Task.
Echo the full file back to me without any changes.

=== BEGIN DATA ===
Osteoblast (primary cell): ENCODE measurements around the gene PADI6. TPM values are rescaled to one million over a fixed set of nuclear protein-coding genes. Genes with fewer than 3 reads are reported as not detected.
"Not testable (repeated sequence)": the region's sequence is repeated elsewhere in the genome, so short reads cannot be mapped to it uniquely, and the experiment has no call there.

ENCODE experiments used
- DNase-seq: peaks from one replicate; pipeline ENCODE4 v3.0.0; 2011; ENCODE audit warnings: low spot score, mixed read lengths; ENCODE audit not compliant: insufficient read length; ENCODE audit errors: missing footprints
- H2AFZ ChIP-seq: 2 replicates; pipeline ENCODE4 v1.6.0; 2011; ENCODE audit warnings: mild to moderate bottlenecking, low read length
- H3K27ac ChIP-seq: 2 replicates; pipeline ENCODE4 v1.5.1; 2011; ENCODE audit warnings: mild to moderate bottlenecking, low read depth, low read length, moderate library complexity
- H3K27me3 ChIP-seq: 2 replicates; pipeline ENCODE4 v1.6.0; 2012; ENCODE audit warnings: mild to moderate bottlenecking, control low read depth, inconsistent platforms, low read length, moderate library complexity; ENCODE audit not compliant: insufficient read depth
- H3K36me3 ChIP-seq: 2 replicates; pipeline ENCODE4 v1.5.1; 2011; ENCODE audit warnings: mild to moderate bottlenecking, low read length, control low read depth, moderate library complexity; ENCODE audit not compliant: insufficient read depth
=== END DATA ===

Osteoblast (primary cell): ENCODE measurements around the gene PADI6. TPM values are rescaled to one million over a fixed set of nuclear protein-coding genes. Genes with fewer than 3 reads are reported as not detected.
"Not testable (repeated sequence)": the region's sequence is repeated elsewhere in the genome, so short reads cannot be mapped to it uniquely, and the experiment has no call there.

ENCODE experiments used
- DNase-seq: peaks from one replicate; pipeline ENCODE4 v3.0.0; 2011; ENCODE audit warnings: low spot score, mixed read lengths; ENCODE audit not compliant: insufficient read length; ENCODE audit errors: missing footprints
- H2AFZ ChIP-seq: 2 replicates; pipeline ENCODE4 v1.6.0; 2011; ENCODE audit warnings: mild to moderate bottlenecking, low read length
- H3K27ac ChIP-seq: 2 replicates; pipeline ENCODE4 v1.5.1; 2011; ENCODE audit warnings: mild to moderate bottlenecking, low read depth, low read length, moderate library complexity
- H3K27me3 ChIP-seq: 2 replicates; pipeline ENCODE4 v1.6.0; 2012; ENCODE audit warnings: mild to moderate bottlenecking, control low read depth, inconsistent platforms, low read length, moderate library complexity; ENCODE audit not compliant: insufficient read depth
- H3K36me3 ChIP-seq: 2 replicates; pipeline ENCODE4 v1.5.1; 2011; ENCODE audit warnings: mild to moderate bottlenecking, low read length, control low read depth, moderate library complexity; ENCODE audit not compliant: insufficient read depth